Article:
Intended for healthcare professionals

Practice Practice Pointer

Heat illnesses in clinical practice

BMJ 2022; 378 doi: (Published 09 August 2022) Cite this as: BMJ 2022;378:e070762
  1. C Sorensen, associate professor1 2,
  2. C Howard, associate professor, community research fellow in planetary health34,
  3. P Prabhakaran, head, environmental health, senior research scientist56,
  4. G Horton, senior lecturer in medical education and general practice7,
  5. R Basu, chief of air and climate epidemiology section8
  1. 1Department of Environmental Health Sciences, Mailman School of Public Health, Columbia University, New York, NY, USA
  2. 2Department of Emergency Medicine, Columbia Irving Medical Center, New York, NY, USA
  3. 3Cumming School of Medicine, University of Calgary, Calgary, Canada
  4. 4Dahdaleh Institute for Global Health Research, York University, Toronto, Canada
  5. 5Centre for Environmental Health, Public Health Foundation of India, India
  6. 6Centre for Chronic Disease Control, New Delhi, India
  7. 7School of Medicine and Public Health, University of Newcastle, Australia
  8. 8Office of Environmental Health Hazard Assessment, Air and Climate Epidemiology Section, Oakland, CA, USA
  1. Correspondence to cjs2282{at}

What you need to know

  • Increased frequency and intensity of heatwaves are leading to greater incidence of heat illness and exacerbations of heat sensitive disease (eg, cardiac, respiratory, renal, and mental health conditions) globally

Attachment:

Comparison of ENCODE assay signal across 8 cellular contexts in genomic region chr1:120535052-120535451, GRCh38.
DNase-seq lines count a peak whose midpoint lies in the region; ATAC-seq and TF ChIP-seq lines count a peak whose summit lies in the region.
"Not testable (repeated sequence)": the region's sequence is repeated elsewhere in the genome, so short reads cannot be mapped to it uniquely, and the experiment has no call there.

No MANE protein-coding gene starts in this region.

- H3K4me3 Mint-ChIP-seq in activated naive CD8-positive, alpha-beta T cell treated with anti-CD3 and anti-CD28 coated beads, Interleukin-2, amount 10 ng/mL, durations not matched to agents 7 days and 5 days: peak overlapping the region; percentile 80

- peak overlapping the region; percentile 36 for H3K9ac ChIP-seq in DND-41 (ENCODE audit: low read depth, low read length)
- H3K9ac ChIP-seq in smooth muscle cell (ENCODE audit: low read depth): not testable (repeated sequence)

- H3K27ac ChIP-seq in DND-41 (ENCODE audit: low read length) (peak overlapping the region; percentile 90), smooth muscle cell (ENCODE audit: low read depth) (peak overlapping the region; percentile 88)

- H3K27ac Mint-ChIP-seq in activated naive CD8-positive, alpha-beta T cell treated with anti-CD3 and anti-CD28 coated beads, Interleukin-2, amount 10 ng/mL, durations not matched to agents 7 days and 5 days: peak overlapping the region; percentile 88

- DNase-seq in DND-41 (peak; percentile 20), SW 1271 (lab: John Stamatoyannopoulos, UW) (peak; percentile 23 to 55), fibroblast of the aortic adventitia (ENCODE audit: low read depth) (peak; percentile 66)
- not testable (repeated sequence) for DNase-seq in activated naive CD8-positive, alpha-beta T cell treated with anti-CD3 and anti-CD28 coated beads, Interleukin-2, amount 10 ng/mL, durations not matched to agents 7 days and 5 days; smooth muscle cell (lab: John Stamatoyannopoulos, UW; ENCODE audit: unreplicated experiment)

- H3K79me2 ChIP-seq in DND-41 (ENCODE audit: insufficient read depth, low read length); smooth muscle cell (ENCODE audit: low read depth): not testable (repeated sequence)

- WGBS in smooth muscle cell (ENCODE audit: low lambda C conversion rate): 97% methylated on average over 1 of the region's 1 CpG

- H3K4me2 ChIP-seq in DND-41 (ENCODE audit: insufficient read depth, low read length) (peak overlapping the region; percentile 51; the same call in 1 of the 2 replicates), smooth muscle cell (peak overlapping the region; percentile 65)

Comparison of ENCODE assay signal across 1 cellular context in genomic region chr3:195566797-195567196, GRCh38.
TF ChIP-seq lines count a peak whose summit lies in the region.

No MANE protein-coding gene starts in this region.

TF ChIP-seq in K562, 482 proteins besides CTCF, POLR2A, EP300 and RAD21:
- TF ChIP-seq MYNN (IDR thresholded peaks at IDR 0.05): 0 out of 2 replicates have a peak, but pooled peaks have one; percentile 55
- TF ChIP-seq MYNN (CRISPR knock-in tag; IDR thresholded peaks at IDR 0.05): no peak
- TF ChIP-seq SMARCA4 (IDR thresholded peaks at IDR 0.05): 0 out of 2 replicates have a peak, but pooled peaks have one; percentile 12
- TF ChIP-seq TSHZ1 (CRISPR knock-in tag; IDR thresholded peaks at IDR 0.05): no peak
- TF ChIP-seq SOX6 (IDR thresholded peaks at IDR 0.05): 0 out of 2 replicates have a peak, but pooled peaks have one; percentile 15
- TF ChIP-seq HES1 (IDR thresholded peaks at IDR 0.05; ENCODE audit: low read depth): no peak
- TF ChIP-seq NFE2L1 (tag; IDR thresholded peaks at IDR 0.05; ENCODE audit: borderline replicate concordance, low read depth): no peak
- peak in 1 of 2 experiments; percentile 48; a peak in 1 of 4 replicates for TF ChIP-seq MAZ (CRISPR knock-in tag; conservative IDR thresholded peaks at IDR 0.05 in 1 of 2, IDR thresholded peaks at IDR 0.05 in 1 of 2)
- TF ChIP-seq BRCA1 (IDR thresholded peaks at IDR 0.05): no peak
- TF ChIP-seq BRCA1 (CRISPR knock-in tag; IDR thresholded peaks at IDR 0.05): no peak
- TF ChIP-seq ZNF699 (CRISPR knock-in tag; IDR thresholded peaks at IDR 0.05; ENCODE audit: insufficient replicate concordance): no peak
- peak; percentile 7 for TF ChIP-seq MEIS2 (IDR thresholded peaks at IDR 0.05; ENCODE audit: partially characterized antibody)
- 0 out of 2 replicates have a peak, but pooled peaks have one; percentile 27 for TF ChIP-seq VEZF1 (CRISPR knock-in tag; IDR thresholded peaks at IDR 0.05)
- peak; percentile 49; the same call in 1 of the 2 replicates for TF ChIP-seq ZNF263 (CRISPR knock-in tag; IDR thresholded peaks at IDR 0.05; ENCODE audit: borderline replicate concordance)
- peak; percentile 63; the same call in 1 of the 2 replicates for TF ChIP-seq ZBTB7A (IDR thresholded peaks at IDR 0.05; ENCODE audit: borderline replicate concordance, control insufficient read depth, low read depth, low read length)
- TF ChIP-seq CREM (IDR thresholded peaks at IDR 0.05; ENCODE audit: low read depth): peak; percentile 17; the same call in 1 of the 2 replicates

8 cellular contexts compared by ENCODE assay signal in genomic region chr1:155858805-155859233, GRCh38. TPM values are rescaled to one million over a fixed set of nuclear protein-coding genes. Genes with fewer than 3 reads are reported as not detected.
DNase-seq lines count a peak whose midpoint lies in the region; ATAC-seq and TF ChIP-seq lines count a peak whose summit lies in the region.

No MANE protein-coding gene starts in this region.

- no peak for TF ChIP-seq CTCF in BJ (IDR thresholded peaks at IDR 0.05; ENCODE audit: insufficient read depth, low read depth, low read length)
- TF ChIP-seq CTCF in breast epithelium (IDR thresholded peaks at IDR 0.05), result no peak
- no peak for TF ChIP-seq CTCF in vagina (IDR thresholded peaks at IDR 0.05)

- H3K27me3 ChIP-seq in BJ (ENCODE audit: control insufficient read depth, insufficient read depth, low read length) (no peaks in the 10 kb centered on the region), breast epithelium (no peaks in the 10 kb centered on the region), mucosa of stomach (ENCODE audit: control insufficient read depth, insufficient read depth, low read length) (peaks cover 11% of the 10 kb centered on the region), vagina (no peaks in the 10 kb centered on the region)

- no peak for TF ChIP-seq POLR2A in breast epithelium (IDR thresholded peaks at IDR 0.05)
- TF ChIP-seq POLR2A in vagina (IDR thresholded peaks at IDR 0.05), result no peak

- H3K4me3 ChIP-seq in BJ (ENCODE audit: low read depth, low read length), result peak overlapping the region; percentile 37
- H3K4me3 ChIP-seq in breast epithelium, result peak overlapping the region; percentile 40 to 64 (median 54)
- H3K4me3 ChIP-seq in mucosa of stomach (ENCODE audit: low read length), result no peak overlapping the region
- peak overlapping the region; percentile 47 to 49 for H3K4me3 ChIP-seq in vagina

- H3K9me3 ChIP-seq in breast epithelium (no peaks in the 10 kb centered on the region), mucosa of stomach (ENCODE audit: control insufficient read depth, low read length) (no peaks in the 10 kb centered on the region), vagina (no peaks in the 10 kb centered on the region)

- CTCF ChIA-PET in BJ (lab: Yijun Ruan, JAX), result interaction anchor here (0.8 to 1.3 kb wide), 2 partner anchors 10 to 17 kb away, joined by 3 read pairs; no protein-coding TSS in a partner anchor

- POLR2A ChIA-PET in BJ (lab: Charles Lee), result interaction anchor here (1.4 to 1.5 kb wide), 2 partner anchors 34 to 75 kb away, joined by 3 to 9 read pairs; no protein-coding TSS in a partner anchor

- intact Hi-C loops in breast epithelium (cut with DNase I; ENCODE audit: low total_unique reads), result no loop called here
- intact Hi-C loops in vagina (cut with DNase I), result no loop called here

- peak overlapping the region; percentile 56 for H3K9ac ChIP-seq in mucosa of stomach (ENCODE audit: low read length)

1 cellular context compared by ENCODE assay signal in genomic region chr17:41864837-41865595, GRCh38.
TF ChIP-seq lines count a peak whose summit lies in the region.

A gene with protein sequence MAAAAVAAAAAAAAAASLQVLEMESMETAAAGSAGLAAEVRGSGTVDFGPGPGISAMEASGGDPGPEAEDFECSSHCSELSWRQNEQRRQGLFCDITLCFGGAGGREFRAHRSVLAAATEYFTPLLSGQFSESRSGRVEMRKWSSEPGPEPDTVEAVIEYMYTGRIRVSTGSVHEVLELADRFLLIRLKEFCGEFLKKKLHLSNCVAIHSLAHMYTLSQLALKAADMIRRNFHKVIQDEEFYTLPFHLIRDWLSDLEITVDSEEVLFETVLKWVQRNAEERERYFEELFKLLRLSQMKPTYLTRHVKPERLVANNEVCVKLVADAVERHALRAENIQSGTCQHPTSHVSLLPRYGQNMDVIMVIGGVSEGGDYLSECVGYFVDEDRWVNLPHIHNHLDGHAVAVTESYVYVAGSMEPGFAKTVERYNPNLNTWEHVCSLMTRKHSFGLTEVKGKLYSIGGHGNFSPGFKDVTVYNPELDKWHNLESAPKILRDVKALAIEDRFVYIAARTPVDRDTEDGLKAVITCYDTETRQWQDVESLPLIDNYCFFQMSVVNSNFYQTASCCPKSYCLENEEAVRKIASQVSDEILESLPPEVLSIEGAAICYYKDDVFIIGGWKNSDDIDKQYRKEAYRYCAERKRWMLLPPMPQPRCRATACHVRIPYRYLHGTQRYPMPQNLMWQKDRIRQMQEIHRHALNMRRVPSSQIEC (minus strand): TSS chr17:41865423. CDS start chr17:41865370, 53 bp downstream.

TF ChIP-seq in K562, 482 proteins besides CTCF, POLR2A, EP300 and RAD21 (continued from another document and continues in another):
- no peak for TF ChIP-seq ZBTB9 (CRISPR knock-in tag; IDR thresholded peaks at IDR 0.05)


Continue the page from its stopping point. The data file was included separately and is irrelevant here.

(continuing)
• People over 65, pregnant women, infants, young children, athletes, outdoor workers, those living in urban environments, patients with comorbidities, and those on certain medications are particularly at risk of heat related illness

  • The foundations of managing heat illnesses include recognising heat as a cause, removing patients from hot environments, and rapid cooling

Case studies

A 14 year old boy is brought by his family to the emergency department after collapsing on the field during a high school football practice. The region has been under a heatwave alert for the past three days, with daytime temperatures reaching 40°C and night time low temperatures of 32°C. The boy’s coach saw him struggling during running exercises, then collapse, and have seizure like activity. The boy’s mother says he has no underlying medical conditions and was feeling well before the practice. On arrival at hospital, his heart rate is 145 beats/min, blood pressure 100/60 mm Hg, and his rectal temperature is 40°C. He is breathing spontaneously and responding to painful stimuli. Heat stroke is identified immediately. The patient is intubated for airway protection, sedated with benzodiazepines, and rapidly cooled with cold water immersion and chilled IV fluids. His temperature comes down to 37.5°C within 30 minutes. On hospital day 1, he is found to have an acute kidney injury and a mild liver injury, which rapidly improve by day 2. On day 3, he is extubated and has an excellent neurological recovery.

A 55 year old woman who works as a store clerk is brought to hospital because she appears confused. She has schizoaffective disorder which has been well managed on clozapine. There is a heatwave in …

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